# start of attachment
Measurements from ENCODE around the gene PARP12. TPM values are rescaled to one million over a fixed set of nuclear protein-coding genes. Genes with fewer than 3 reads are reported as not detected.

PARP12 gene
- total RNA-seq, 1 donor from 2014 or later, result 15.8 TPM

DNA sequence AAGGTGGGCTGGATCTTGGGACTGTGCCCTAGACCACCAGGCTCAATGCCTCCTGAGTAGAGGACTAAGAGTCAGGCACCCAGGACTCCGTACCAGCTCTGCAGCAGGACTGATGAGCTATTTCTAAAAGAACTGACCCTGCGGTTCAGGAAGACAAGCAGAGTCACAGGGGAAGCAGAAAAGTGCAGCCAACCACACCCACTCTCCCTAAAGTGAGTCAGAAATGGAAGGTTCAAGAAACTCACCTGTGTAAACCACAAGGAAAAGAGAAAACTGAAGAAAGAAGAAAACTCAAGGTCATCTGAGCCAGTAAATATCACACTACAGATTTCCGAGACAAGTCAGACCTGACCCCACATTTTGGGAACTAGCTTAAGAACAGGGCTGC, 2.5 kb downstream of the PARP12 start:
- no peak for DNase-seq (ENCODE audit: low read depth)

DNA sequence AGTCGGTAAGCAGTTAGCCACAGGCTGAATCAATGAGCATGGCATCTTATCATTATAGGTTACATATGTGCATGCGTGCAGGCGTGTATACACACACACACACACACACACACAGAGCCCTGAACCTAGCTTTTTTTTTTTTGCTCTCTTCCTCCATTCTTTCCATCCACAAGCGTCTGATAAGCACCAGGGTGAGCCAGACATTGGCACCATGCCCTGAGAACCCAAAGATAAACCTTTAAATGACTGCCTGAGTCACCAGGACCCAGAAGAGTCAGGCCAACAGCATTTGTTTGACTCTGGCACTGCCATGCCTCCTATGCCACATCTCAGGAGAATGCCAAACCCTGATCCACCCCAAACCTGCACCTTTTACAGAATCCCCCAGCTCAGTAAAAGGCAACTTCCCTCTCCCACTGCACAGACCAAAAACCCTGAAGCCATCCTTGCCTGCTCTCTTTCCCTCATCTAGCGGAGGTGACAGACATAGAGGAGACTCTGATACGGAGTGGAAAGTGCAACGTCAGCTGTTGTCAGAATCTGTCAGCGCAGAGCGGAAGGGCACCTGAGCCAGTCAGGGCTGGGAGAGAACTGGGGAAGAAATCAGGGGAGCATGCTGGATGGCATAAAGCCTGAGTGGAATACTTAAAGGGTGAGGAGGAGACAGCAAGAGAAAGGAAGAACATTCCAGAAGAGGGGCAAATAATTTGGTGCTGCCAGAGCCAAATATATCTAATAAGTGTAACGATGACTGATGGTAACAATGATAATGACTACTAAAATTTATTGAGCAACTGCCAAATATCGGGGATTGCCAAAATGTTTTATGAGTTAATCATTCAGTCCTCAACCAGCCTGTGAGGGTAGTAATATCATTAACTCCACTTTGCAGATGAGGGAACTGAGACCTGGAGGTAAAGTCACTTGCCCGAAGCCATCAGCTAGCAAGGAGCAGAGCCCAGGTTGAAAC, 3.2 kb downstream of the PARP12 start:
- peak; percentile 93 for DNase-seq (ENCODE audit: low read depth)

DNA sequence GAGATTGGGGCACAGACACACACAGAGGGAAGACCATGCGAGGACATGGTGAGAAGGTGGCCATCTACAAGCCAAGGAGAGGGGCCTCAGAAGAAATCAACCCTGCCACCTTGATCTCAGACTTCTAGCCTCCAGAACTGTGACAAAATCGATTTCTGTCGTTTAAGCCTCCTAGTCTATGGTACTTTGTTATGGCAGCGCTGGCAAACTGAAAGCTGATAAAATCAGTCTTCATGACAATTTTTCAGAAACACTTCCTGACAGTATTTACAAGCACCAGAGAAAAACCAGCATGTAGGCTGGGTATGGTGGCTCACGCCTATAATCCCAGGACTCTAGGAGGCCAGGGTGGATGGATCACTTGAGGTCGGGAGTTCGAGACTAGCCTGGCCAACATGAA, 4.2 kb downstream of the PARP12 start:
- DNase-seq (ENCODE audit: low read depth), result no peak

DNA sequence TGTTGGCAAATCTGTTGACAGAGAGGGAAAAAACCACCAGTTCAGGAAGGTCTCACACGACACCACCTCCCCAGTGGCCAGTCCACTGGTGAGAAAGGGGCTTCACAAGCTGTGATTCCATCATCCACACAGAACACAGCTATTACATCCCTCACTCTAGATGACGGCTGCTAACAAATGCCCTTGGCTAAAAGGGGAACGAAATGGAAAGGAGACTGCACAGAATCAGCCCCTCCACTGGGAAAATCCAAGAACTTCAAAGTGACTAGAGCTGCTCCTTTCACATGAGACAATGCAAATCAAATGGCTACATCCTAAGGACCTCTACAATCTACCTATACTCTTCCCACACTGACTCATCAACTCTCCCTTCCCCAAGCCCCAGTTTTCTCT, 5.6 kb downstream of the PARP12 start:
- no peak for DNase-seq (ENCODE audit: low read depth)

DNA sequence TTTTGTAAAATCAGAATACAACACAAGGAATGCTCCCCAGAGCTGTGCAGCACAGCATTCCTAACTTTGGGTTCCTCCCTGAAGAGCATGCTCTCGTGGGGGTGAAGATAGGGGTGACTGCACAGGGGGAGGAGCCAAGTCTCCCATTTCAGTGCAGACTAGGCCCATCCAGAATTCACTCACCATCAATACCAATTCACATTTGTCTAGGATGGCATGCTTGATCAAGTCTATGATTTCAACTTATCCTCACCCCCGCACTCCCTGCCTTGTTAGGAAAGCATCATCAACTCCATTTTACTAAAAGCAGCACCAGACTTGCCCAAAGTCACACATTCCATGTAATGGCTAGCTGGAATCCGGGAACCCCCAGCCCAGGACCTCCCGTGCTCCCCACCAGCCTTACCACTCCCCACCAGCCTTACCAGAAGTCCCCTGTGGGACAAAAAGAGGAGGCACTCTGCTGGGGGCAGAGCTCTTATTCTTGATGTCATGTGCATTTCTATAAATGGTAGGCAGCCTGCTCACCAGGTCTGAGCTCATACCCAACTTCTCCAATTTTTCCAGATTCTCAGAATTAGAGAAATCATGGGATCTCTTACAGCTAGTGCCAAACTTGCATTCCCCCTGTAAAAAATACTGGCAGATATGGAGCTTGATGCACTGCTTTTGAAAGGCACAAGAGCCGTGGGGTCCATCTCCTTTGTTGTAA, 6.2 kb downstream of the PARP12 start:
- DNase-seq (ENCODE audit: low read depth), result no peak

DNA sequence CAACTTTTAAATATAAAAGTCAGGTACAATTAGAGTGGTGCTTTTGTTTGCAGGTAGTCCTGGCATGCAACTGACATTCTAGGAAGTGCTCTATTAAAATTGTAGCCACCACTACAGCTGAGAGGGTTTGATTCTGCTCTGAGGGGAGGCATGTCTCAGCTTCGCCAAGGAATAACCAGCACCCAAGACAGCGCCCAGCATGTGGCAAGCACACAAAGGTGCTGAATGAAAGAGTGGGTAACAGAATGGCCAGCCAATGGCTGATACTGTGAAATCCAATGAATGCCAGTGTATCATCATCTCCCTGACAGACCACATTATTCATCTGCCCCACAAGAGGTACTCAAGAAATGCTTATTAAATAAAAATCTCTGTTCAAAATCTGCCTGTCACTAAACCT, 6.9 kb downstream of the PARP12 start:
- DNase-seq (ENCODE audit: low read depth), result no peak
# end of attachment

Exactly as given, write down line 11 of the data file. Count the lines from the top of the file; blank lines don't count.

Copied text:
- no peak for DNase-seq (ENCODE audit: low read depth)